India has ordered its state governments to inspect child care facilities run by the Missionaries of Charity — the Roman Catholic order founded by Mother Teresa — after arrests of a nun and a worker accused of baby trafficking.
Earlier this month, Indian authorities shut down a shelter home for pregnant, unmarried women run by the order in Ranchi, a city in the eastern state of Jharkhand, after discovering that four infants had been sold, including a 6-month-old boy who changed hands for 50,000 rupees ($730).
A nun, identified as Sister Koncilia, and a staff member, Anima Indwar, were arrested in connection with trafficking. According to The Times of India, Indwar confessed to selling the children.
At the time of the arrests, a dozen pregnant women were living at the shelter, according to Catholic News Agency.
CNA reports that one couple reportedly paid Indwar 120,000 rupees ($1,760) in exchange for a child, but that she later took the child back without returning the money. The couple then tipped off police, according to CNA.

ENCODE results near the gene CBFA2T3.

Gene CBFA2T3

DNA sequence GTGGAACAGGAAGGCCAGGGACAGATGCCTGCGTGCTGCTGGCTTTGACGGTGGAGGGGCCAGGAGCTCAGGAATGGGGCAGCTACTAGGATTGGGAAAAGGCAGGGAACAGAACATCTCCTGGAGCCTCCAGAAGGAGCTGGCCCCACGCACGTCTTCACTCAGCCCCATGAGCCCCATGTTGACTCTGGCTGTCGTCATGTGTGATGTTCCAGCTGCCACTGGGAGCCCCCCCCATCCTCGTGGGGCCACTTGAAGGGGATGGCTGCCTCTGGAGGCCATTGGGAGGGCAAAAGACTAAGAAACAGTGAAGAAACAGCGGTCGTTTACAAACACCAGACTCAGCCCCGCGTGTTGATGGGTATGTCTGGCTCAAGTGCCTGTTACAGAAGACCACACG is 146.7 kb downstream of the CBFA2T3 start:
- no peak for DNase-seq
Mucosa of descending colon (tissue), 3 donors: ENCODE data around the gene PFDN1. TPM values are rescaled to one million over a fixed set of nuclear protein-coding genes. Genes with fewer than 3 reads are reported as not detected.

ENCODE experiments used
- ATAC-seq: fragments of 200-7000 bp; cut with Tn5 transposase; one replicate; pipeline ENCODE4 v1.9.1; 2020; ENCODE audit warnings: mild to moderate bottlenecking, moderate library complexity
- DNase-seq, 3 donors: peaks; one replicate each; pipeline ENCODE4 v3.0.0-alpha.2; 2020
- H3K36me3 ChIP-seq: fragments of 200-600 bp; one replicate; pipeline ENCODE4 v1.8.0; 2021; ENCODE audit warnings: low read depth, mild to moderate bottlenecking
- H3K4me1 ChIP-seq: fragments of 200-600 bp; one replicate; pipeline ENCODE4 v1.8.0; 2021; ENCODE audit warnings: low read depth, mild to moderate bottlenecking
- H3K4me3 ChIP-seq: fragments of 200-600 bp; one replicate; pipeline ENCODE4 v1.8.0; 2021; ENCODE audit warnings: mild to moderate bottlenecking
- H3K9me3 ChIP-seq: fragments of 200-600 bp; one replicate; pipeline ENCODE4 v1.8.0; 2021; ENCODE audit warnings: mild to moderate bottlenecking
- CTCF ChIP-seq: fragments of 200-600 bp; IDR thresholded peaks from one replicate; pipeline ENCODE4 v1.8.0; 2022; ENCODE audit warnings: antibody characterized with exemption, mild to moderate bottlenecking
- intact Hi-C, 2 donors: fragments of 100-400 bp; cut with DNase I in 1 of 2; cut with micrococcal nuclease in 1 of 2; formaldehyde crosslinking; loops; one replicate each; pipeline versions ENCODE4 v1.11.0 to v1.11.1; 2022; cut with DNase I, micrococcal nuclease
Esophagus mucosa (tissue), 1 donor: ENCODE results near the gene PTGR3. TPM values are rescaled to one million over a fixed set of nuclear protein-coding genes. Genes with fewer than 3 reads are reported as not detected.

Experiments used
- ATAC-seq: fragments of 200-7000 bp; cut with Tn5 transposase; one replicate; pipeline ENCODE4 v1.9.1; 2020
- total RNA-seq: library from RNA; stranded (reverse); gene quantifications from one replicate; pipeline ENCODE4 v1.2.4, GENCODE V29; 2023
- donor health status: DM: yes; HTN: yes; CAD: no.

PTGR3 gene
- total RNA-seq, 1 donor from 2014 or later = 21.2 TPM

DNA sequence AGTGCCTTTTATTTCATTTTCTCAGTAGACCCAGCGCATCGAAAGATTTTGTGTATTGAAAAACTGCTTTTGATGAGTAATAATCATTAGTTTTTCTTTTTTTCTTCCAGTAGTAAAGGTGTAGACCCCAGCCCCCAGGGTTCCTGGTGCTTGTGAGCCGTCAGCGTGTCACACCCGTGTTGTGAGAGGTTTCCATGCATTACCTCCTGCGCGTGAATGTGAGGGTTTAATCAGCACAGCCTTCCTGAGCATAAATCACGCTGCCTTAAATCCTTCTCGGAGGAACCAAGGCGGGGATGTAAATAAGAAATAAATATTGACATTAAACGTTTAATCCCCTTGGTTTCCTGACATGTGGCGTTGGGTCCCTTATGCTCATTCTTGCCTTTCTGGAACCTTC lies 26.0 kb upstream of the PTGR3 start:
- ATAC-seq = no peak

India’s NDTV cites an unnamed police source as saying all four babies were sold within the past year.
The Times reported on Monday that the last of the four, the 6-month-old boy, had been located and recovered. The newspaper said he was bought by a couple living near Ranchi.
“We are getting many leads, but we cannot divulge them as of now,” Ranchi Superintendent of Police Anish Gupta was quoted by the Times as saying.
“We are working on verifying them,” Gupta said.
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SOURCE: NPR, Scott Neuman